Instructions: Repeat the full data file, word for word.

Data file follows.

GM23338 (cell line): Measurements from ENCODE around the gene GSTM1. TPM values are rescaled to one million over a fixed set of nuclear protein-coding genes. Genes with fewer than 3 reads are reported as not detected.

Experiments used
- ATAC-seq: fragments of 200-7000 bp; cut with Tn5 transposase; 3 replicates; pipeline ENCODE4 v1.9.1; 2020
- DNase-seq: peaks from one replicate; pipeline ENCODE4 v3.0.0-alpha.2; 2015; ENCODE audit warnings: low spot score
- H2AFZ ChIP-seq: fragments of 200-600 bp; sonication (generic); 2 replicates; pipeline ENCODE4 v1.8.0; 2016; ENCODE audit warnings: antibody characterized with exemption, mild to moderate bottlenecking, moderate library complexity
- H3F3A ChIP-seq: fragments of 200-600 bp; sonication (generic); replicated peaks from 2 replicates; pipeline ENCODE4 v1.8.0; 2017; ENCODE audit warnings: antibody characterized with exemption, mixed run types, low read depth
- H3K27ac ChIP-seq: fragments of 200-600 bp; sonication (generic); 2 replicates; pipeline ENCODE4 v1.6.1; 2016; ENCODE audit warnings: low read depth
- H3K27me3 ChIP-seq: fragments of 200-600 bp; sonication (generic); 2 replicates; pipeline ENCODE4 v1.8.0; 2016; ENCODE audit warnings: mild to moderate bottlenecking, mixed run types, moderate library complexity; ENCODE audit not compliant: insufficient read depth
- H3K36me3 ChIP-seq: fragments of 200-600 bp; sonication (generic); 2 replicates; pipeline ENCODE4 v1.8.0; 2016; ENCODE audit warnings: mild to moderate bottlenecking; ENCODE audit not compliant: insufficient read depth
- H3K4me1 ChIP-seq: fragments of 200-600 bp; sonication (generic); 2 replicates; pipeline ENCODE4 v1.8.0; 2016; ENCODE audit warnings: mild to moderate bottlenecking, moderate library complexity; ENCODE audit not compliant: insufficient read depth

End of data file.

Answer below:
GM23338 (cell line): Measurements from ENCODE around the gene GSTM1. TPM values are rescaled to one million over a fixed set of nuclear protein-coding genes. Genes with fewer than 3 reads are reported as not detected.

Experiments used
- ATAC-seq: fragments of 200-7000 bp; cut with Tn5 transposase; 3 replicates; pipeline ENCODE4 v1.9.1; 2020
- DNase-seq: peaks from one replicate; pipeline ENCODE4 v3.0.0-alpha.2; 2015; ENCODE audit warnings: low spot score
- H2AFZ ChIP-seq: fragments of 200-600 bp; sonication (generic); 2 replicates; pipeline ENCODE4 v1.8.0; 2016; ENCODE audit warnings: antibody characterized with exemption, mild to moderate bottlenecking, moderate library complexity
- H3F3A ChIP-seq: fragments of 200-600 bp; sonication (generic); replicated peaks from 2 replicates; pipeline ENCODE4 v1.8.0; 2017; ENCODE audit warnings: antibody characterized with exemption, mixed run types, low read depth
- H3K27ac ChIP-seq: fragments of 200-600 bp; sonication (generic); 2 replicates; pipeline ENCODE4 v1.6.1; 2016; ENCODE audit warnings: low read depth
- H3K27me3 ChIP-seq: fragments of 200-600 bp; sonication (generic); 2 replicates; pipeline ENCODE4 v1.8.0; 2016; ENCODE audit warnings: mild to moderate bottlenecking, mixed run types, moderate library complexity; ENCODE audit not compliant: insufficient read depth
- H3K36me3 ChIP-seq: fragments of 200-600 bp; sonication (generic); 2 replicates; pipeline ENCODE4 v1.8.0; 2016; ENCODE audit warnings: mild to moderate bottlenecking; ENCODE audit not compliant: insufficient read depth
- H3K4me1 ChIP-seq: fragments of 200-600 bp; sonication (generic); 2 replicates; pipeline ENCODE4 v1.8.0; 2016; ENCODE audit warnings: mild to moderate bottlenecking, moderate library complexity; ENCODE audit not compliant: insufficient read depth